A surprising number of people I’ve asked about the topic are willing to adopt self-identification without thought because they see themselves as unaffected, and therefore, personally uninvested. If it started and ended with gender identity, maybe this wouldn’t be so alarming to me. However, the very idea that one can “identify as [fill in the blank]” has ushered in a wave of ingenuity that only existed in Ripley’s Believe it or Not! books from my childhood. I understand when centering gender that many people want to do the well-meaning thing of just following the lead of who they consider more licensed to decide about the topic, echoing a “sit down, shut up and listen!” sentiment. That doesn’t create clarity or consensus, and it does us no favors in navigating as engaged neighbors in this life — interpersonally or institutionally. So, good for institutions for considering the most marginalized and minority groups, and deciding how to be inclusive (like the Academy of Breastfeeding). But from an educational institution standpoint — it’s as if we skipped over “there is diversity in gender expression 101” altogether. Instead, we jumped head first into creating authoritative school hallway displays that attempt to explain things that there is no clear introductory understanding or consensus about, that we actually aren’t an authority on. All while leaving the unanswered question of “what does it mean if we want to change how we identify who we are in general?” on the table. So how do we reconcile that gap for young people we are supposed to facilitate learning for without actually widening it?

We have established that the most acceptable form of self-identification seems to be with gender. Some of y’all may roll eyes and raise eyebrows at the “duh!” of that sentence, but at this point it needs to be stated explicitly, because the concept has become boundless. As I will share further on, I have a particular place in my heart for people who experience gender dysphoria as I do for youth, and absolutely believe we should advocate for their human rights to be respected. I’d love to hear any good faith discourse on gender identity that didn’t gloss over gender dysphoria altogether, even if to provide an alternative way to look at gender diversity, but I haven’t yet. This writing is an example of that advocacy for me. Unfortunately, the tendency for social discourse around “them” often leads to a hella topics being conflated, lack of definition, and a subsequent erasure of all nuance and context. I might even give some of that, but I am making an earnest effort! I’ve taken a lot of time to write and revise and get this out. Consider this as a STOP sign, a pause to reflect before continuing to comment, because this is necessary to spell out.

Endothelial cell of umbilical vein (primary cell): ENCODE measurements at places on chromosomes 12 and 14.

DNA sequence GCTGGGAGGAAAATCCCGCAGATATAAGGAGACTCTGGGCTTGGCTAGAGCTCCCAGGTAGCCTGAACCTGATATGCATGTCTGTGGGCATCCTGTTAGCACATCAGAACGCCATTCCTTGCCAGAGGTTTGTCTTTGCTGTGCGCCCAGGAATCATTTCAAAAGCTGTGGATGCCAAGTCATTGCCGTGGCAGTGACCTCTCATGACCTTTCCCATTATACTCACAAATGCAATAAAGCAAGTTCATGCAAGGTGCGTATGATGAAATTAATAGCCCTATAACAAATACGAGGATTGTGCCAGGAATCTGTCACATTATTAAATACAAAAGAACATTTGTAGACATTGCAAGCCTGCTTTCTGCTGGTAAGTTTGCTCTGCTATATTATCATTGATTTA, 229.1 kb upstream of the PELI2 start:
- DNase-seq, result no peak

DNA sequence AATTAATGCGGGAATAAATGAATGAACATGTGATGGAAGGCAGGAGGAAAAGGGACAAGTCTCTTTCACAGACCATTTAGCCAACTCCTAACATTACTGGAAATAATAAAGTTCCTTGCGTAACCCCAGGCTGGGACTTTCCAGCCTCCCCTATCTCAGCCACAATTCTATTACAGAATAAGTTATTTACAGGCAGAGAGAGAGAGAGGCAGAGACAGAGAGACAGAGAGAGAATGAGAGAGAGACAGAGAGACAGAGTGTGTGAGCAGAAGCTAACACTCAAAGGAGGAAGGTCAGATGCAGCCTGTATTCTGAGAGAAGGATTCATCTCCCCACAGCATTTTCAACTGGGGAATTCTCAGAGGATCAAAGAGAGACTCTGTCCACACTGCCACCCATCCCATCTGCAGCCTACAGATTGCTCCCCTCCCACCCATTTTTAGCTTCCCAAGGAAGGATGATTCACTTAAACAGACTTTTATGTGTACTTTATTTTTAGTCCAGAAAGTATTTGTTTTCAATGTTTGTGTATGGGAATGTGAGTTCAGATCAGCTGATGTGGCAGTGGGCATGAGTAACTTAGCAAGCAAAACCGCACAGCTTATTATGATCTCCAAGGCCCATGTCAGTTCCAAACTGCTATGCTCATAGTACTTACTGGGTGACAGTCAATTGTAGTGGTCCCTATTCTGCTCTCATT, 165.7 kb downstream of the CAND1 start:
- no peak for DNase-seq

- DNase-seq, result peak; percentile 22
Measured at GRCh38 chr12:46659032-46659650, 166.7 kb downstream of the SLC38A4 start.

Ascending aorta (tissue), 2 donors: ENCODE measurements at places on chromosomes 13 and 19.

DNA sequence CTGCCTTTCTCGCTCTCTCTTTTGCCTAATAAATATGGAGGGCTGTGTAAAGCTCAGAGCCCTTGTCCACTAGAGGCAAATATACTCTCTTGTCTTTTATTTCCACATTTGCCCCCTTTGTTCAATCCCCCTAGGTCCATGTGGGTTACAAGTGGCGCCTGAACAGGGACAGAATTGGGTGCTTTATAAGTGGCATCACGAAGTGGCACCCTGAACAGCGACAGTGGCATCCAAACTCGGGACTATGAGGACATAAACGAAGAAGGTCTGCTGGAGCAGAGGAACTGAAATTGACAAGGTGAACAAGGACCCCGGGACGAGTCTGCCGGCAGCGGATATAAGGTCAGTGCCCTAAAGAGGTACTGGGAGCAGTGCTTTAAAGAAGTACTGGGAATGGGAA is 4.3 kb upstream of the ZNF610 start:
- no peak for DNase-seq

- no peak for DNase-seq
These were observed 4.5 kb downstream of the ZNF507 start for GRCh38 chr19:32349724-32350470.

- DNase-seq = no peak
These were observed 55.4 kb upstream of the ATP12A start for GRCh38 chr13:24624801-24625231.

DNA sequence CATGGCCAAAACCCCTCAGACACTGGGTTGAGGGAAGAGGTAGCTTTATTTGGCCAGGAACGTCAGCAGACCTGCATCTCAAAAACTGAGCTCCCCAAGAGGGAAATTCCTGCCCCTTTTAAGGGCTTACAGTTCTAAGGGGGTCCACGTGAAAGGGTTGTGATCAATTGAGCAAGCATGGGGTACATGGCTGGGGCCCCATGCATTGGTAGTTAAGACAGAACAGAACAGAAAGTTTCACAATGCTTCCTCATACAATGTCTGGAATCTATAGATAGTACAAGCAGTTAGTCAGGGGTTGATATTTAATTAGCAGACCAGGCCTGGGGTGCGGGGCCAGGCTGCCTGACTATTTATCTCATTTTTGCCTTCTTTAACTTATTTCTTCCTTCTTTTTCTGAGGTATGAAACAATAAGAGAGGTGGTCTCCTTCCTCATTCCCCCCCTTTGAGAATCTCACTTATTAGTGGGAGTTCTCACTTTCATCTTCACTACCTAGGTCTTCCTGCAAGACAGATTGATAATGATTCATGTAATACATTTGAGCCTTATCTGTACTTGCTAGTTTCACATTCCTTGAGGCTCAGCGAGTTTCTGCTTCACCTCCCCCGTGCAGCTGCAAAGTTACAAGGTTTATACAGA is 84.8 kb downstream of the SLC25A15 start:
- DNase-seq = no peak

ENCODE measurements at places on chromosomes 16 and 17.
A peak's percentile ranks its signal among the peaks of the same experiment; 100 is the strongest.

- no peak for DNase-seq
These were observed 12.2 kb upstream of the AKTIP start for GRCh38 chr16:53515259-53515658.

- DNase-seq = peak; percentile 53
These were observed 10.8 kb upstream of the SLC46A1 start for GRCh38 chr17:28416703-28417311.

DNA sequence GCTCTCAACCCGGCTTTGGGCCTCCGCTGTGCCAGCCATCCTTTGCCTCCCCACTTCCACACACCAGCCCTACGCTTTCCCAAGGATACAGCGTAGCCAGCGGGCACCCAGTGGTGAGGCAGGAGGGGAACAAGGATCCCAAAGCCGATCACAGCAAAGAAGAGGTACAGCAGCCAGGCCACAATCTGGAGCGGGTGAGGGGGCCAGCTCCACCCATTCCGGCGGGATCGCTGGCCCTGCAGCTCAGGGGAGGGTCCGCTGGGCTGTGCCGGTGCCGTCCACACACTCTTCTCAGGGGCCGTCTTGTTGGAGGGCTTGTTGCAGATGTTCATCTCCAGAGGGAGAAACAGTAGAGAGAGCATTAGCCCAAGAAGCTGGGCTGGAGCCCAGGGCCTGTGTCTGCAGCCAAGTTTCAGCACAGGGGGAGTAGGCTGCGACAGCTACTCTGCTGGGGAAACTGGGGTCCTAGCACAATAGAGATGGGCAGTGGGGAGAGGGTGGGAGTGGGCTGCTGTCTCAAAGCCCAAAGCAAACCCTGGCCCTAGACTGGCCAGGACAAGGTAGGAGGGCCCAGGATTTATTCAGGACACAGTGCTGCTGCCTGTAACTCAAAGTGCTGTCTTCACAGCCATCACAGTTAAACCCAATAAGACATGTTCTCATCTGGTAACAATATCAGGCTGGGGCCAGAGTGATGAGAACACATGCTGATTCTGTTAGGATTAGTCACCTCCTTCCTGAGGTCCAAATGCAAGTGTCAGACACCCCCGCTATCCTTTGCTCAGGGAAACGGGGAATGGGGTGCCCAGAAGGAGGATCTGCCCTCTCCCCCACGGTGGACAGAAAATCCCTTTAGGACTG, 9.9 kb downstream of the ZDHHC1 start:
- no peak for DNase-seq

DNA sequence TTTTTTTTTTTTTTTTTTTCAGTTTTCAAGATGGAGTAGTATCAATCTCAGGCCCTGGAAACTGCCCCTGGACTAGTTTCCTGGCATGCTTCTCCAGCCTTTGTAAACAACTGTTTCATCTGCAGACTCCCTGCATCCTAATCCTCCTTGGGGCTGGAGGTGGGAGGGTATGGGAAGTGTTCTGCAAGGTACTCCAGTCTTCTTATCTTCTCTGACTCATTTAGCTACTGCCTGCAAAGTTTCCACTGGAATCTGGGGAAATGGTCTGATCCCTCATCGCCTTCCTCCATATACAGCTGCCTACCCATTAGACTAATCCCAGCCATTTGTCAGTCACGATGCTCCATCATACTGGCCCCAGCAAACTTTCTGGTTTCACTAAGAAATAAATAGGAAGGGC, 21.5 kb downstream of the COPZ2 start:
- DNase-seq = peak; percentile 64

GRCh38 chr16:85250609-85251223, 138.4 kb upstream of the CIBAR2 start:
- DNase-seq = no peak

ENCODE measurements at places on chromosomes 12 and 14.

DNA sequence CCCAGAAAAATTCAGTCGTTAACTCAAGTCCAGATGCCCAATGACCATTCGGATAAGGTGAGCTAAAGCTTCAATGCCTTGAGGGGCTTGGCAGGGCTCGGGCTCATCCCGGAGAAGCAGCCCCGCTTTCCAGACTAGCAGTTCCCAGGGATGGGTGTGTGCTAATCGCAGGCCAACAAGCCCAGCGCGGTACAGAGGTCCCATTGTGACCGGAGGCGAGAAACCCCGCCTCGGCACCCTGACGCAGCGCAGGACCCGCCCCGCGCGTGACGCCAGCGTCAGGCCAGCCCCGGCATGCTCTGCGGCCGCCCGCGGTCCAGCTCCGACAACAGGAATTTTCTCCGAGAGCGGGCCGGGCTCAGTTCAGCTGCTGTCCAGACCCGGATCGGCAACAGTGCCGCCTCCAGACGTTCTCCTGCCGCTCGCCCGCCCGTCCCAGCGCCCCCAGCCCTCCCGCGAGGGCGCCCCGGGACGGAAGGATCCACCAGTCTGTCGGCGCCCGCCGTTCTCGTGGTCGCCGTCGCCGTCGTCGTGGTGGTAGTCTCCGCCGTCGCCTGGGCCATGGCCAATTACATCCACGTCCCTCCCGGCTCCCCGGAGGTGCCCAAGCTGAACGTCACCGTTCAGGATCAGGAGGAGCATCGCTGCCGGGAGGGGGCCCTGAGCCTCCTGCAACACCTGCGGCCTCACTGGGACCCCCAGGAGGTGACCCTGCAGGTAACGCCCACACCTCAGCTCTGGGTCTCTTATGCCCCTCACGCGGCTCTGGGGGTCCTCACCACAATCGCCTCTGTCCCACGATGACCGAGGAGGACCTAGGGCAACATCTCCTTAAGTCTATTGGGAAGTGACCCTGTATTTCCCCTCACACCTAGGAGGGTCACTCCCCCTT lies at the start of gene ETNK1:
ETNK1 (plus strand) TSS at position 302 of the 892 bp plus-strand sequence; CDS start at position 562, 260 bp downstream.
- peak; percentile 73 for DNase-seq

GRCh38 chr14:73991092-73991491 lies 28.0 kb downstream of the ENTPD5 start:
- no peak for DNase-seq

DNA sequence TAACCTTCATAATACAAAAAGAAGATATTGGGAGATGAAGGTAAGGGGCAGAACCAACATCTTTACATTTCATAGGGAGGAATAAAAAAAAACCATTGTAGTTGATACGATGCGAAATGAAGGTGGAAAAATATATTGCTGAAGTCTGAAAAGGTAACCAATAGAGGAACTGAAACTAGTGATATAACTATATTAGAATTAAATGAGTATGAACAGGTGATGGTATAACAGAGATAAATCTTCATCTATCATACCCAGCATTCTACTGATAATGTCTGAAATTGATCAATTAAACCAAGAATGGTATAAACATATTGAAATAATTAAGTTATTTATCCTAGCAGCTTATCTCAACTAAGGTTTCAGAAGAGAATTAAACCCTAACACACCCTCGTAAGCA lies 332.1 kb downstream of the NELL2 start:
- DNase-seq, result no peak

In posting random questions or thoughts on the topic, I’ve noticed the gap in understanding persists in adults in various fields. There are plenty of lurkers who just “like” my push-back against the narrative that anything goes in self-identifying and my general questioning. Posts also attract a lot of so-called cisgender people caping for who they deem as the most marginalized group — transgender people — who they also clearly see themselves (and me) as unrelated to. Some folks want so badly to advocate for the “T” in LGBTQ+ as “allies” that they deem me TERFy or problematic (as a “cisgender” BLACK woman of all people!) to even bring up such a topic. This is an all too commonly used tactic to silence people who are merely analyzing thought. I assure you, my thinking is driven by my passion for both humanity and nuance, and for this, I am ever open to similarly thoughtful, yet opposing points of view. Unfortunately, people do people things, and as we increasingly engage in importantly human experiences, we better recognize that unlimited engagement in wholly accessible social feeds is getting us all the way caught up.